G.I. Joe: Retaliation. (2013). Run time: 110 mins. MPAA: PG-13 (for intense sequences of combat violence and martial arts action throughout, and for brief sensuality and language). Starring: D.J. Cotrona, Channing Tatum, Jonathon Pryce, Byung-hun Lee, Elodie Yung, Ray Stevenson, Adrianne Palicki, with Bruce Willis and Dwayne Johnson. Written by Rhett Reese and Paul Wernick. Directed by Jon M. Chu.
Yet another Hasbro inspired movie comes our way, and this time it’s in the form of another G.I. Joe movie. Yippy! It can’t be any worse than last year’s Battleship, right? And with talks of a Monopoly film nearing, expectations can only go so low for a sure to be entertaining action movie based on action figures, (although, look at what Michael Bay did to Transformers and is going to do to Ninja Turtles; uh-oh!). Thankfully, after the overly silly and nearly dreadful first installment, director Jon M. Chu finally gives fans what they desire from a movie about the G.I. Joes, which really isn’t saying too much.
In G.I. Joe: Retaliation it’s all about the action. Nothing more, nothing less. But that’s okay. And while I didn’t enjoy this movie as much as the first Transformers film that sparked the franchise that now sits in the bottom of the toilet, I still had a lot of fun with it and it is much, much better than G.I. Joe: The Rise of Cobra. Why is that? Well, it may be because they decided to throw in Dwayne Johnson (after Snitch he is officially Dwayne Johnson as opposed to his wrestling name “The Rock”) and Bruce Willis. That always seems to make things better. Heck, if Michael Bay decides to direct Transformers 4, he should throw one of those two in there with the rumored-to-be-already-cast Mark Wahlberg. And if the Monopoly rumors are true, somehow cast one of those two as well. I think it’s been proven that whenever a movie series is dying, cast either Willis or Johnson and it will turn it around (see what Johnson did with Fast Five). They were both always entertaining to watch, especially Bruce Willis, just a month after the train wreck that was Die Hard 5. Supporting them was a swift and cool Byung-hun Lee as Storm Shadow, a nicely fitting Jonathon Pryce as the President, Ray Park as the always hidden yet always moving Snake Eyes, and a fierce and sexy Adrianne Palicki as Jaye, whose looks always outweigh her acting talent, but it’s fine, because… it’s G.I. Joe!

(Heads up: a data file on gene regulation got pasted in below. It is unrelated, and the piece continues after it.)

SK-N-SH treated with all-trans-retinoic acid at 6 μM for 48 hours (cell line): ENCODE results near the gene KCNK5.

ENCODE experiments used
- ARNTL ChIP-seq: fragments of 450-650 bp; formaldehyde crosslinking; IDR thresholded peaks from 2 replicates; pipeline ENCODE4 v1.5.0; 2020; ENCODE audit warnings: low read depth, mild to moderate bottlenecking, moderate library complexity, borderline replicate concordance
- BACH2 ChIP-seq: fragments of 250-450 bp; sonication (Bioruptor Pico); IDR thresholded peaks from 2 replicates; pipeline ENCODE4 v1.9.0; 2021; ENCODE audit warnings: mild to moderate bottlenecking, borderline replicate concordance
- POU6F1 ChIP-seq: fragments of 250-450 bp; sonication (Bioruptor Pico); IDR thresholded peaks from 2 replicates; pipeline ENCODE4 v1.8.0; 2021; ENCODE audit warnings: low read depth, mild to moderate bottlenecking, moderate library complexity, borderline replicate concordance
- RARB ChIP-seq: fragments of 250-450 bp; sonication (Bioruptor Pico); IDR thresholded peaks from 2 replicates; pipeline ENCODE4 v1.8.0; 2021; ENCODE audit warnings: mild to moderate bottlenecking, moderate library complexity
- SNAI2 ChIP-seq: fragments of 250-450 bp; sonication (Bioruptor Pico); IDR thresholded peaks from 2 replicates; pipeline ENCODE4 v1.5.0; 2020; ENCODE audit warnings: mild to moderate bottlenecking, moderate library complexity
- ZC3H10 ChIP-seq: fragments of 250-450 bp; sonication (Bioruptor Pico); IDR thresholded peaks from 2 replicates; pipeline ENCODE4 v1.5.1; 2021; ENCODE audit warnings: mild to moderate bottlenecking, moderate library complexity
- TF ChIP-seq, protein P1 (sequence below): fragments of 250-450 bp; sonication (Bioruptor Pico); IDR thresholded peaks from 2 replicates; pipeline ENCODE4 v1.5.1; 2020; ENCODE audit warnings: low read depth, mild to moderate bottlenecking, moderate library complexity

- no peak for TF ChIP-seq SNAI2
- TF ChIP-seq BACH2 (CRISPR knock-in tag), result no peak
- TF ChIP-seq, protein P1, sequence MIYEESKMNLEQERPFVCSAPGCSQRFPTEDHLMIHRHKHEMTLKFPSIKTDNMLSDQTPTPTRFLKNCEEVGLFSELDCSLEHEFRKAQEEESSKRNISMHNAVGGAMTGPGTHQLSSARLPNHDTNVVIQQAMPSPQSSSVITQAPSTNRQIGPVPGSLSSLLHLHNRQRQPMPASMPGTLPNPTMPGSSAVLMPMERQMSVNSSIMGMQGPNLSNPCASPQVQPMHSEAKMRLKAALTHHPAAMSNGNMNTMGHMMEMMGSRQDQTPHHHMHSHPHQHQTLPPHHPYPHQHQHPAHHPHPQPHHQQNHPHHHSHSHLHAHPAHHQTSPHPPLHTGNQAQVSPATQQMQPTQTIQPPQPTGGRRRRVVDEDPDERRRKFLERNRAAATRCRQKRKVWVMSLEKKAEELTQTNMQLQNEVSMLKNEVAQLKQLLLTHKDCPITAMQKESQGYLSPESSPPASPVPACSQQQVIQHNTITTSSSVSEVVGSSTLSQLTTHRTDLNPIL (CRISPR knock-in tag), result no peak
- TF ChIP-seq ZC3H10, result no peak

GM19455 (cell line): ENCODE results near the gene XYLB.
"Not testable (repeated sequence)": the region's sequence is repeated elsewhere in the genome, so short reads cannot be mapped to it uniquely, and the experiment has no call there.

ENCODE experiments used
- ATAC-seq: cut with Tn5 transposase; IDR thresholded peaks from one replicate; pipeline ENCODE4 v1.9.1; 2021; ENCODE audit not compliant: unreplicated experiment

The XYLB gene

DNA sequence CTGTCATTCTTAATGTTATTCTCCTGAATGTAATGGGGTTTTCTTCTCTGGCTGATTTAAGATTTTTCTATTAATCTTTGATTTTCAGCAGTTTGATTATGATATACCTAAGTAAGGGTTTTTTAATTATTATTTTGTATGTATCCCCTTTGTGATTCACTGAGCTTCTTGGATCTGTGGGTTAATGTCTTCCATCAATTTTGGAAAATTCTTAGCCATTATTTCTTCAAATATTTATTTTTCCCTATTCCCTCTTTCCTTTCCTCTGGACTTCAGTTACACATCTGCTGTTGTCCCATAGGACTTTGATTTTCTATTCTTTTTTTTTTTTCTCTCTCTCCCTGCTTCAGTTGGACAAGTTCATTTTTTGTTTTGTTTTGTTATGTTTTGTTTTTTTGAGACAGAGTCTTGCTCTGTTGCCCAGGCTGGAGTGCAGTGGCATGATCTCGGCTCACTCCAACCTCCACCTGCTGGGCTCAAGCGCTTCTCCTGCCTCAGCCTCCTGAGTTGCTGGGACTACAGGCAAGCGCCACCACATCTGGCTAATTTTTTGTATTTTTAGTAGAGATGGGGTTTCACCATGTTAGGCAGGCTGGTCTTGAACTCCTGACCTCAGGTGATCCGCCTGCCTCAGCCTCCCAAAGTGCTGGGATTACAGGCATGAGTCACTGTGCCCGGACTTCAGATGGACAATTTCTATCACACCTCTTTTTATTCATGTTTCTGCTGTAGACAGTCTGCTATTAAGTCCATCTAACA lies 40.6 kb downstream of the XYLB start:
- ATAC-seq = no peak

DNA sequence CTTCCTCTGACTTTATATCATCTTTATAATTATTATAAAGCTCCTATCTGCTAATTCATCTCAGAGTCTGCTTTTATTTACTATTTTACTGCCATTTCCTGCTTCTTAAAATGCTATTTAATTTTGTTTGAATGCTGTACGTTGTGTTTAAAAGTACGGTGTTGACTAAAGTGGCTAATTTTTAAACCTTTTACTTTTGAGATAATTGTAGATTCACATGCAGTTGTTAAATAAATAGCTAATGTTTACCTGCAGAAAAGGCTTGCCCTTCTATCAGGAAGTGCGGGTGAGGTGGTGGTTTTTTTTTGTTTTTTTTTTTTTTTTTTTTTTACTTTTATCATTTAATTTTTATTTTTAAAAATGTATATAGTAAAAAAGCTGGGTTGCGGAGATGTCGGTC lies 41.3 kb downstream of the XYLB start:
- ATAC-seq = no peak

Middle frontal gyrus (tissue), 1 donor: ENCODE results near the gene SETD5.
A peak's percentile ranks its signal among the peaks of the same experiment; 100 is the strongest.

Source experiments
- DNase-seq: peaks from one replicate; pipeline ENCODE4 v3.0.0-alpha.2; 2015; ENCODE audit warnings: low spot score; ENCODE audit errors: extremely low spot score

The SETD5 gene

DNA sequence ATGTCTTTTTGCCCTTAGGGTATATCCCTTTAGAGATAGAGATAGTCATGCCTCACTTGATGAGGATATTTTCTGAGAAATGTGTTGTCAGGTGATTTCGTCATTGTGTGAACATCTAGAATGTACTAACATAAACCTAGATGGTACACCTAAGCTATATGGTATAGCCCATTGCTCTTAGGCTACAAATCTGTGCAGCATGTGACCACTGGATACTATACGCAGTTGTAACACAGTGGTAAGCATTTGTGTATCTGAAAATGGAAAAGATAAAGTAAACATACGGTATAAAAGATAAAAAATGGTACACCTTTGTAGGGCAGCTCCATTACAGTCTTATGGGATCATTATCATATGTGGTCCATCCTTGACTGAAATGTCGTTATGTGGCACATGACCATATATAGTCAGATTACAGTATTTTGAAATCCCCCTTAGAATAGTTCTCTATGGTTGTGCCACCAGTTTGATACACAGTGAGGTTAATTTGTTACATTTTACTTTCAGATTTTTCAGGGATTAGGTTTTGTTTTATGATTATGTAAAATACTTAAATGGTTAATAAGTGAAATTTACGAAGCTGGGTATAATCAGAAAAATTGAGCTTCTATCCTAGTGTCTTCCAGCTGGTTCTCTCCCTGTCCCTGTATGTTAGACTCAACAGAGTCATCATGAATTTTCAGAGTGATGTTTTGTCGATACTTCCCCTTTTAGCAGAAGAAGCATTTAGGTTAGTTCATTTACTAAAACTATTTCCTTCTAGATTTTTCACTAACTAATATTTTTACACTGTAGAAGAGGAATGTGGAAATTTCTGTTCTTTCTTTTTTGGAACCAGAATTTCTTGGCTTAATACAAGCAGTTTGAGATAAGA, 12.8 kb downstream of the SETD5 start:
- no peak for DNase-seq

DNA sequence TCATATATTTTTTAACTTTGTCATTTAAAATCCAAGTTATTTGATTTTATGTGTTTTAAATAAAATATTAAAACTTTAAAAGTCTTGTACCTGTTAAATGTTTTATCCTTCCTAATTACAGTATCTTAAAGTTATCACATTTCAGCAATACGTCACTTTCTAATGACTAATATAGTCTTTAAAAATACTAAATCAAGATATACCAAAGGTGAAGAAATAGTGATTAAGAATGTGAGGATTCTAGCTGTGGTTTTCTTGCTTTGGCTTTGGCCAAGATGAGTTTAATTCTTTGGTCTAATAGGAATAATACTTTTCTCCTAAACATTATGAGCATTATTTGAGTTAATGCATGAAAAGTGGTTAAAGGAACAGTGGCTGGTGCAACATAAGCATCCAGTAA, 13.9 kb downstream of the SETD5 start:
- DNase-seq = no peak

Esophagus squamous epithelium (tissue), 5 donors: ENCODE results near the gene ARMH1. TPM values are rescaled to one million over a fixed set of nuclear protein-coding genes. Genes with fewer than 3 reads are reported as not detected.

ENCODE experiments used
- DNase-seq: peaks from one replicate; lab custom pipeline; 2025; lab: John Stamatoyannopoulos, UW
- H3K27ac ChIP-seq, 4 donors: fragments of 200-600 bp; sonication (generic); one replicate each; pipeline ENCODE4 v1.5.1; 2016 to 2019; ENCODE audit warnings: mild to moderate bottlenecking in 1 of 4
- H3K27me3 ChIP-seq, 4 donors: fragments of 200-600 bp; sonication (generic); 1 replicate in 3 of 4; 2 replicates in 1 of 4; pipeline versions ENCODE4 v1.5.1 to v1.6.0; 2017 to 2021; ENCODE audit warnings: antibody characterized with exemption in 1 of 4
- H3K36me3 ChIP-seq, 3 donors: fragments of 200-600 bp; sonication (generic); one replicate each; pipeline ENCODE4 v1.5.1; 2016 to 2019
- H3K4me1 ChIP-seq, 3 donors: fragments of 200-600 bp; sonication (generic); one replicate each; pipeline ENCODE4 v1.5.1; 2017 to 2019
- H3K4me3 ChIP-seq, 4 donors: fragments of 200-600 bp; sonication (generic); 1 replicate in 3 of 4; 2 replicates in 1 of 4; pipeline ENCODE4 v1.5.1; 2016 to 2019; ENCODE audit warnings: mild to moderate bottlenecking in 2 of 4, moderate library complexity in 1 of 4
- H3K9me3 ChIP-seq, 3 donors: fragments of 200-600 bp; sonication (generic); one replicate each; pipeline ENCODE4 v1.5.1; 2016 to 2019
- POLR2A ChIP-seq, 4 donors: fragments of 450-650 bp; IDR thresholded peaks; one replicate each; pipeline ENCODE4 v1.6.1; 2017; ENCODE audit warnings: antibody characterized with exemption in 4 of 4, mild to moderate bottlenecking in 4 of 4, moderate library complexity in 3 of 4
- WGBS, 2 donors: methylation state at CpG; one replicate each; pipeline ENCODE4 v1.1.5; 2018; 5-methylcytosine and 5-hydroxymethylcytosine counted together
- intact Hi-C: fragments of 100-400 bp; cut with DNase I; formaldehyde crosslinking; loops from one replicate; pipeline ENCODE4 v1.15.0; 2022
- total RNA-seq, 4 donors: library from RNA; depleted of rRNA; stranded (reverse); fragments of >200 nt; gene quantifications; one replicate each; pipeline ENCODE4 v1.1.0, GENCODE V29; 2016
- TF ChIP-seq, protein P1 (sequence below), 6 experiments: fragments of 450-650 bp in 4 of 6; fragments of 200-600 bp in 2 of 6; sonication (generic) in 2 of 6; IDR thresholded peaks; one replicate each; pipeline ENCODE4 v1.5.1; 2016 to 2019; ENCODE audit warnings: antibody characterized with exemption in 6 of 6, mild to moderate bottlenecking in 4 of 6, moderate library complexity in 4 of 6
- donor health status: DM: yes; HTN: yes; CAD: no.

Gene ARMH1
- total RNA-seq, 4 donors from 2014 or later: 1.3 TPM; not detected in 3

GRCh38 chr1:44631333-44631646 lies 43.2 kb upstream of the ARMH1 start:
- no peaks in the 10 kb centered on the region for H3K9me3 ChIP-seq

Now Jon M. Chu has some cool camerawork throughout the entirety of this film, including one mesmerizing scene on the side of a mountain, but there are certain times when he overdoes it with the shaky cam and it becomes a distraction. For some reason a lot of action directors seem to think fights and chase scenes are more impacting when filmed with excessive shaky cam (referring to last year’s Taken 2 and the even more dreadful Alex Cross) when in reality action scenes are usually much better when the camera sits still and allows the actors to do the stunt work (see Steven Soderbergh’s Haywire). Still though, most of the fight scenes, save a few, are really fun to watch and filmed with enough balance to at least see what’s going on. One of the most impressive aspects of this silly action flick is the visual effects, and I’m mainly talking about one scene that is unfortunately spoiled in the trailer that shows a city (I won’t spoil which one) getting basically leveled. It is stunning to watch and very well done. On the other hand, once the film resolves, or just moves past that scene, there is not one mention from anyone in regards to clean up or give help and support, which ultimately felt unrealistic, as does most of the events in this ludicrous plot.
FINAL VERDICT: G.I. Joe: Retaliation isn’t a great movie, and it certainly isn’t one to go out to flock and see, although many people will, but it certainly isn’t a bad one either. Director Jon M. Chu directs this movie well for the most part, save a few scenes in which he relies on the shaky cam for the extrusion of the physical emotion. Thankfully though, this is finely acted and action packed ride that never takes itself too seriously and provides a lot of fun for the audience, which is largely due to the inclusion of Bruce Willis and Dwayne Johnson. (B-)